In the spring of 2001, Naplan was commissioned by the Texas Choral Directors Association to compose a piece for the 2002 TCDA Elementary Honors Choir (Joan Gregoryk, conductor). A few months after receiving the commission, 9/11 happened. Inspired by the reactions of Americans following the 9/11 tragedy, Naplan decided to compose a work which musically represented the coming together of America—a diverse population of individuals all unified in sympathy and strength. Combining two patriotic works which are musically unrelated (different meters, dissimilar melody and rhythm) Naplan created An American Anthem, a blended setting of America the Beautiful and the Star Spangled Banner. On the early morning of January 17, 2003, An American Anthem served as the inaugural wake-up song for the NASA astronauts on-board Space Shuttle Columbia, Mission STS-107—the tragic mission which broke-up during its reentry into the earth’s atmosphere. This piece has since gone on to be performed by choirs and orchestras around the country. Notably, on September 11, 2011, an excerpt from Naplan’s An American Anthem served as the national anthem for the September 11th/Ground Zero 10th anniversary memorial event, attended by Presidents Barack Obama and George W. Bush.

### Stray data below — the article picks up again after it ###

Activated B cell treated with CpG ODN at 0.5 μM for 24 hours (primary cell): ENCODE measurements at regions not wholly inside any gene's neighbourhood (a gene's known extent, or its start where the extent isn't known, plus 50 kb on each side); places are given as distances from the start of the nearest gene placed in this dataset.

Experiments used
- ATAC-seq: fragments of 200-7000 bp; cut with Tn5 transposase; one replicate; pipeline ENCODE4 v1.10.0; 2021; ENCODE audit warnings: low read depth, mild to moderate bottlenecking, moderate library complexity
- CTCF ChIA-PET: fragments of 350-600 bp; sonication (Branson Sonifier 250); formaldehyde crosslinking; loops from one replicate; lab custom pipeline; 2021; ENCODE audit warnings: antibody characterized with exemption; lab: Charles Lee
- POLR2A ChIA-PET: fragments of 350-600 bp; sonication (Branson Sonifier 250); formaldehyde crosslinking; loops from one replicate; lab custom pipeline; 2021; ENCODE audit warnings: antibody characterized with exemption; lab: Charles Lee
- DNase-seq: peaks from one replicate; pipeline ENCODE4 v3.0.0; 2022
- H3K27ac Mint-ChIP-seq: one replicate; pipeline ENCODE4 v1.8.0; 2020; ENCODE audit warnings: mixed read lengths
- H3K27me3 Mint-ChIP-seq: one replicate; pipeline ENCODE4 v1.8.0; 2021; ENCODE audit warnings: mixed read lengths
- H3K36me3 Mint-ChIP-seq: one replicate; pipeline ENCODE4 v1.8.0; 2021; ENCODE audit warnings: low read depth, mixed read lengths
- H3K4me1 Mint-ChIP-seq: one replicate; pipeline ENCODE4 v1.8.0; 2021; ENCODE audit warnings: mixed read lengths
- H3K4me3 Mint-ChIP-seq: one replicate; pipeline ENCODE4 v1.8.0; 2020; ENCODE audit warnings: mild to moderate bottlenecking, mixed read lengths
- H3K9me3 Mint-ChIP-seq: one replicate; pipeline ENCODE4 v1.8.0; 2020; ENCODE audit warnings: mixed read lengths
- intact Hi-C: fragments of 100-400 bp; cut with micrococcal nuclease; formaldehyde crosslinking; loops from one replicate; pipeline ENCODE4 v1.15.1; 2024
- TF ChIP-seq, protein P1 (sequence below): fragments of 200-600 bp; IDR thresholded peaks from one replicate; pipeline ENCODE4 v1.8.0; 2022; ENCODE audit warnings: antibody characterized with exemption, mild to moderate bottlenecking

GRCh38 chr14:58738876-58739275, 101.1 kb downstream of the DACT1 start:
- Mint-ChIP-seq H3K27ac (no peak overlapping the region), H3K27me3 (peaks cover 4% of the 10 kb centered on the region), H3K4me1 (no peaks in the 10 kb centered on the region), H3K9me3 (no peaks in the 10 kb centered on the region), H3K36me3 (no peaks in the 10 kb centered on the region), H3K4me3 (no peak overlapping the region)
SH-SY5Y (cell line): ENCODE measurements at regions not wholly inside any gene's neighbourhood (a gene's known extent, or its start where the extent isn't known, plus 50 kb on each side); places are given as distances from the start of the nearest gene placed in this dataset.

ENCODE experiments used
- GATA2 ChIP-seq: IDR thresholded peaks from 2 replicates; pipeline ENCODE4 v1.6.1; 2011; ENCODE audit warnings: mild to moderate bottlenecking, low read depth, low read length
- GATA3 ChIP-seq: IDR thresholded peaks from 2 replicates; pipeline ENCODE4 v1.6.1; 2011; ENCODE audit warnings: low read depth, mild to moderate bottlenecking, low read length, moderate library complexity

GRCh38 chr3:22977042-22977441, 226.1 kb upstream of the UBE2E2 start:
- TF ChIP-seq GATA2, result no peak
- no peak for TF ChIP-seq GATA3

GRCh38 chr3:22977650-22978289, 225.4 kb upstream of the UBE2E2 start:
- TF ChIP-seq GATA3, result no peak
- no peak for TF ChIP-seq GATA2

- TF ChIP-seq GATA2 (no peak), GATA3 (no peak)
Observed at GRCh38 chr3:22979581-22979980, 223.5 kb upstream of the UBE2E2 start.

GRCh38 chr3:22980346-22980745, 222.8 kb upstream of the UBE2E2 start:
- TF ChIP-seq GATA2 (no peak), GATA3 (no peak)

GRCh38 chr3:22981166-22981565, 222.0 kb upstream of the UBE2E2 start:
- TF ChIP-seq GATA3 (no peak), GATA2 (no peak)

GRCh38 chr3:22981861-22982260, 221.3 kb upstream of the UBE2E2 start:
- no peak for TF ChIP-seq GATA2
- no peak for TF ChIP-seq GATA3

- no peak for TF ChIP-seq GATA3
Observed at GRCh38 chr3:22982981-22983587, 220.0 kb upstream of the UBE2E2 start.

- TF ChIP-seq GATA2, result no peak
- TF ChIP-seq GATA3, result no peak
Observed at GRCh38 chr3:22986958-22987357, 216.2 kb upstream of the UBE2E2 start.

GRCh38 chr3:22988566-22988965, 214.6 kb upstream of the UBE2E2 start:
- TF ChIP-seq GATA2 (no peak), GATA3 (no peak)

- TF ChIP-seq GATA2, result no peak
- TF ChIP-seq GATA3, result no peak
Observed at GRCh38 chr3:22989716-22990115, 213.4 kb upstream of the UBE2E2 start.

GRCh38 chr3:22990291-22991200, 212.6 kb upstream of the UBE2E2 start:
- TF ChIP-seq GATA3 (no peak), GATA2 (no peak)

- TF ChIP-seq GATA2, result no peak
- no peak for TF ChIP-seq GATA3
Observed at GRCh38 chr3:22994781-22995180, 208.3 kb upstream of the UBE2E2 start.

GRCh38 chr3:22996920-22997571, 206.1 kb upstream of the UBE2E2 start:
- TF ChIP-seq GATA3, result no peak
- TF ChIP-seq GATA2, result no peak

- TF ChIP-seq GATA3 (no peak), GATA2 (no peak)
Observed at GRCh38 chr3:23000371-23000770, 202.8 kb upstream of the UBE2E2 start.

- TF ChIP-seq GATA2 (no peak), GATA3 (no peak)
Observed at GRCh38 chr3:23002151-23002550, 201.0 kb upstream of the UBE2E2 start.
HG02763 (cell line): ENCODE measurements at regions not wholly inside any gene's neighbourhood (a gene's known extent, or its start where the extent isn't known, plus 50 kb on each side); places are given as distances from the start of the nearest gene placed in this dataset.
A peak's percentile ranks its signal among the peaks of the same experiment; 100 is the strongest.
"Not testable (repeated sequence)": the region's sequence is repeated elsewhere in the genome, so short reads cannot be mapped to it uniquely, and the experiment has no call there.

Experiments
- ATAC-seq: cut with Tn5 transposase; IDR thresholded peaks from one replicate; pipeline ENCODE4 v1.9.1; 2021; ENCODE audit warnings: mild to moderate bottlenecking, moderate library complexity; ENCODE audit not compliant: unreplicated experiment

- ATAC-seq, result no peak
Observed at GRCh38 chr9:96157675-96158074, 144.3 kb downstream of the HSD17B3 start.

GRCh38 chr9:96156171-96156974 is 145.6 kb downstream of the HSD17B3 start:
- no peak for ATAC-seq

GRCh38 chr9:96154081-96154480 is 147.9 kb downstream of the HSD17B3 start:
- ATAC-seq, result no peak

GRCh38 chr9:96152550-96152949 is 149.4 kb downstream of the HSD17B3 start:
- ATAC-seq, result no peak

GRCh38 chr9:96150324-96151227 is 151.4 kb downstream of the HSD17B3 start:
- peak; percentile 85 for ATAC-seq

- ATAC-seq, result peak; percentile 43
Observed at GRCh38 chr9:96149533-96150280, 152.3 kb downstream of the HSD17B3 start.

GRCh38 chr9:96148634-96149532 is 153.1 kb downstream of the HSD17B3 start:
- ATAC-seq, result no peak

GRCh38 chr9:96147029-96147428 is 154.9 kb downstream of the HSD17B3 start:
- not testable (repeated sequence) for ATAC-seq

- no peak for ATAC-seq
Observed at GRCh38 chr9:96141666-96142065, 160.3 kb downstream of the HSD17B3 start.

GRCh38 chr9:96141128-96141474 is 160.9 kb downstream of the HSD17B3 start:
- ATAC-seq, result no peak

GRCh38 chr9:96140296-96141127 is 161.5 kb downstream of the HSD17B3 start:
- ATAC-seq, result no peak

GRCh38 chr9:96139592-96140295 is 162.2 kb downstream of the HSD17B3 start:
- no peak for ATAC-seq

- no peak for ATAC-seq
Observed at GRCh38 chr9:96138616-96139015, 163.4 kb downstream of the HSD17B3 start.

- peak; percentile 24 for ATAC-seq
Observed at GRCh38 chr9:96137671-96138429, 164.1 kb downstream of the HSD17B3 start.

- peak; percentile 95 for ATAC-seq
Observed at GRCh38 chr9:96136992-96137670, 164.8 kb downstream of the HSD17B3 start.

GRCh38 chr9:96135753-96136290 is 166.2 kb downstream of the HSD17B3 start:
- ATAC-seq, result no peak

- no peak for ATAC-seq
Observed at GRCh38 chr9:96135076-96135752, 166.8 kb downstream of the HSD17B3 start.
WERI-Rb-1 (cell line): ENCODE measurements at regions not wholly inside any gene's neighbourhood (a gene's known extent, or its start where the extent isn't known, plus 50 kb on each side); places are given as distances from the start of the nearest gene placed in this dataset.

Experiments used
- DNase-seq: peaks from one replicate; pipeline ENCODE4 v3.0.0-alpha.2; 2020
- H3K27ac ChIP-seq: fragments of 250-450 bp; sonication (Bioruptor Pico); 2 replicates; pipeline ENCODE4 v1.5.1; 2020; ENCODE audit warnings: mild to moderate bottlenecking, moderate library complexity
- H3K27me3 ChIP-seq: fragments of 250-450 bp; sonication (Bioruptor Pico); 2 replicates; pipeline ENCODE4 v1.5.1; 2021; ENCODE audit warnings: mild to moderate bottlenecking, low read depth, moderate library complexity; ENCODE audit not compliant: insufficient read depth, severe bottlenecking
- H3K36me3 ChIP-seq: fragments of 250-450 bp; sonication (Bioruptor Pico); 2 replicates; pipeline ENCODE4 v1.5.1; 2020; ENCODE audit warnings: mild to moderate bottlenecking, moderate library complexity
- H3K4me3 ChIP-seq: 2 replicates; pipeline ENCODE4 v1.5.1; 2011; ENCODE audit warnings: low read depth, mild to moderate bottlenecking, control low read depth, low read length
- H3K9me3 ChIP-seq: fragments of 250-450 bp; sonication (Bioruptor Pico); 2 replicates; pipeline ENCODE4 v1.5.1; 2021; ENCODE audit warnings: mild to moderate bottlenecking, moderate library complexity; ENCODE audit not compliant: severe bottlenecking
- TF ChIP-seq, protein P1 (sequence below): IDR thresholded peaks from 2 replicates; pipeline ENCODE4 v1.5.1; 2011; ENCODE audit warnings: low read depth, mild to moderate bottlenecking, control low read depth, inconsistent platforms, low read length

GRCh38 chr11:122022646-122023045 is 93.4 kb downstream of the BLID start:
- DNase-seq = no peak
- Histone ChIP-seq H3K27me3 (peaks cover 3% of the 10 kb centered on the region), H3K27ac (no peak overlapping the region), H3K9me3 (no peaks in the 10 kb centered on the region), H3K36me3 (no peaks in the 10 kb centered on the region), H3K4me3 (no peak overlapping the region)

Naplan’s Al Shlosha D’Varim was a featured work at the Columbine High School memorial service in Littleton, Colorado, days after the 1999 tragic school shootings. This performance led to a commission to compose a piece for the one-year anniversary of the Columbine event. In May of 2000, the Young Voices of Colorado premiered Naplan’s Sim Shalom.